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Last Updated: Wednesday, 9 May 2007, 16:56 GMT 17:56 UK
Pope's Brazil tour: Reporter's diary
Pope Benedict XVI is making his first official visit to the Americas, with a trip to Brazil. BBC Rome correspondent David Willey is covering the visit and recording his thoughts in a daily diary.

WEDNESDAY, 9 MAY 2007

The 'miracle pill'

The highlight of the Pope's visit to Sao Paulo will be the canonisation ceremony of Brazil's first native-born saint.

Pope Benedict XVI
Brazil has the largest number of Catholics in the world

His name was Brother Antonio Galvao and he lived two centuries ago in a rather modest monastery still standing among the skyscrapers in sprawling modern Sao Paulo, where he used to dispense a cure-all "pill" to people who sought his aid to relieve such painful illnesses as kidney stones.

These "pills" were made of tiny scraps of paper with a minute inscription - a prayer to the Virgin Mary in Latin - written on them and then scrunched up to be small enough to swallow whole.

Brother Antonio died in 1822 but his "pills" are still being dispensed by the 14 nuns who live cloistered lives in the convent that he originally built.

I had to travel 30 times back and forth across the Atlantic ... before those difficult Monsignori at the Vatican finally caved in and agreed to create our first native Brazilian saint
Sister Celia Cadorin

In fact, there has been a huge demand for them this week - 10,000 a day at the moment, as sainthood looms for their inventor.

The nuns no longer have the time to write out the Latin prayer inscriptions by hand. The tiny scraps of paper are cut from a printed sheet.

One man outside the convent told me that he had come along to get the "pills" for his mother, who was absolutely convinced that they work miracles.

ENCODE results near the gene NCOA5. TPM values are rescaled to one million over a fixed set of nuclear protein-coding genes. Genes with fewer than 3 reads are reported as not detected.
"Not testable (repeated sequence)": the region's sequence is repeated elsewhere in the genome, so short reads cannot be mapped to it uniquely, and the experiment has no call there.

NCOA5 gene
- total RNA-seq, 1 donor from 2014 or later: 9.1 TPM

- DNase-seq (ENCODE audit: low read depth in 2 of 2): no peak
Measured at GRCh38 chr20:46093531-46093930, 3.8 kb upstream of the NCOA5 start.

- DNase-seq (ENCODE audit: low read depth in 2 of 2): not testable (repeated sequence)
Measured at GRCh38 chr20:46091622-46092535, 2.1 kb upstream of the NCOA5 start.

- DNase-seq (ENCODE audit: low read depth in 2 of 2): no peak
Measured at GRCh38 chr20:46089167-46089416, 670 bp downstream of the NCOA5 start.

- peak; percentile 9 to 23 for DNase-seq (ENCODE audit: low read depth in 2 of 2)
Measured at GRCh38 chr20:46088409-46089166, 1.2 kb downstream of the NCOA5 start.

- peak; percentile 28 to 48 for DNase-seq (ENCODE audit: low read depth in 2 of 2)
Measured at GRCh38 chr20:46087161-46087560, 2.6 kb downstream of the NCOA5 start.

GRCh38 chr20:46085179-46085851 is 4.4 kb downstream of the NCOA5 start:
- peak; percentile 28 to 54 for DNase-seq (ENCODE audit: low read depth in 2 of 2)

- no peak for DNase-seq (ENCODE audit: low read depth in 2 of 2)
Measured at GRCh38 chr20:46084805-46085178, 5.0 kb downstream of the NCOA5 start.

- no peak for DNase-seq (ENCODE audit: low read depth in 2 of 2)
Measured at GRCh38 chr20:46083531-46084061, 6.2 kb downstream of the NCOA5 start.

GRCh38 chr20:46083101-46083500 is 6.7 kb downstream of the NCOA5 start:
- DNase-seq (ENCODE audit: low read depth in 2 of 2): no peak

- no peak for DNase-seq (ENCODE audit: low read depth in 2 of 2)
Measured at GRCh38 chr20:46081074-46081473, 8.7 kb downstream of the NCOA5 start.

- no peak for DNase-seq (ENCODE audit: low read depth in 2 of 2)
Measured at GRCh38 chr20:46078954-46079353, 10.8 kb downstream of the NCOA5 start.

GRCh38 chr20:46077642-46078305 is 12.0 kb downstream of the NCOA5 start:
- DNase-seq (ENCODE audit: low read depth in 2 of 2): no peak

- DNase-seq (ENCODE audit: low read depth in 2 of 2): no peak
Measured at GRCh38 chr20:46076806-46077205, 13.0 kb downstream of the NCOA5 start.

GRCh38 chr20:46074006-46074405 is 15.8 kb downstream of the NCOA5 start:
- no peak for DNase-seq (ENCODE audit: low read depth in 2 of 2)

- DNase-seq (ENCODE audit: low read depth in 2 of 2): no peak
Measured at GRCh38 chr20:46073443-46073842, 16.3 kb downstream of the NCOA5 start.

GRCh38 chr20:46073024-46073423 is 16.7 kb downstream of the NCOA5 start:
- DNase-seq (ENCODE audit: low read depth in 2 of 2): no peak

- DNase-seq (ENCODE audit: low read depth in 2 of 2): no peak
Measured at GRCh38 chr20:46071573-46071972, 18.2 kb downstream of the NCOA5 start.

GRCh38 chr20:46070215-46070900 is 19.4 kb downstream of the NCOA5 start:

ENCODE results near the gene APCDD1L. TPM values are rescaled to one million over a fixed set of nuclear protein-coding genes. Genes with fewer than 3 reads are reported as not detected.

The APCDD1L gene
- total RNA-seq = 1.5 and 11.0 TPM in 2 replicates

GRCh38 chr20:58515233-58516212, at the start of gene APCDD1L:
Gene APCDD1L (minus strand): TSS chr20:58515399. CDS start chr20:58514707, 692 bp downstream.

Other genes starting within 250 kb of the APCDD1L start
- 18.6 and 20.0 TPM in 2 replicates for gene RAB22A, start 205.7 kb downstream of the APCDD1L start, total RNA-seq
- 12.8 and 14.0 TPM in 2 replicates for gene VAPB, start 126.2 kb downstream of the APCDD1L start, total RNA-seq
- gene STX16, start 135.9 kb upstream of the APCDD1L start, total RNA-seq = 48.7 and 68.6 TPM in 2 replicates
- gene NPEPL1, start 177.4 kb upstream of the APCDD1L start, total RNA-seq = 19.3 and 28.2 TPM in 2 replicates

I queued to get my three minuscule paper "pills", carefully hand-wrapped in a another tiny piece of white paper by these industrious nuns.

A woman holds a poster of Pope Benedict XVI in Sao Paolo, Brazil
The canonisation mass is expected to attract two million people

You almost need a magnifying glass to see them. I'm not quite sure if I shall take them or hoard them for some future undefined illness.

But Sister Celia Cadorin, the 70 year old Brazilian nun (in Vaticanese she is called the "postulator" of the cause of Brother Antonio) who brought about the successful conclusion of Brother Antonio's sudden final spurt to sainthood 185 years after his death, is justifiably proud about Friday's canonisation mass, which is expected to attract two million people.

She is a frequent flier.

In fluent Italian she told me: "Do you know I had to travel 30 times back and forth across the Atlantic from Sao Paulo to Rome to argue Brother Antonio's case before those difficult Monsignori at the Vatican finally caved in and agreed to create our first native Brazilian saint?"


VIDEO AND AUDIO NEWS
The Pope greets Brazilians at a monastery





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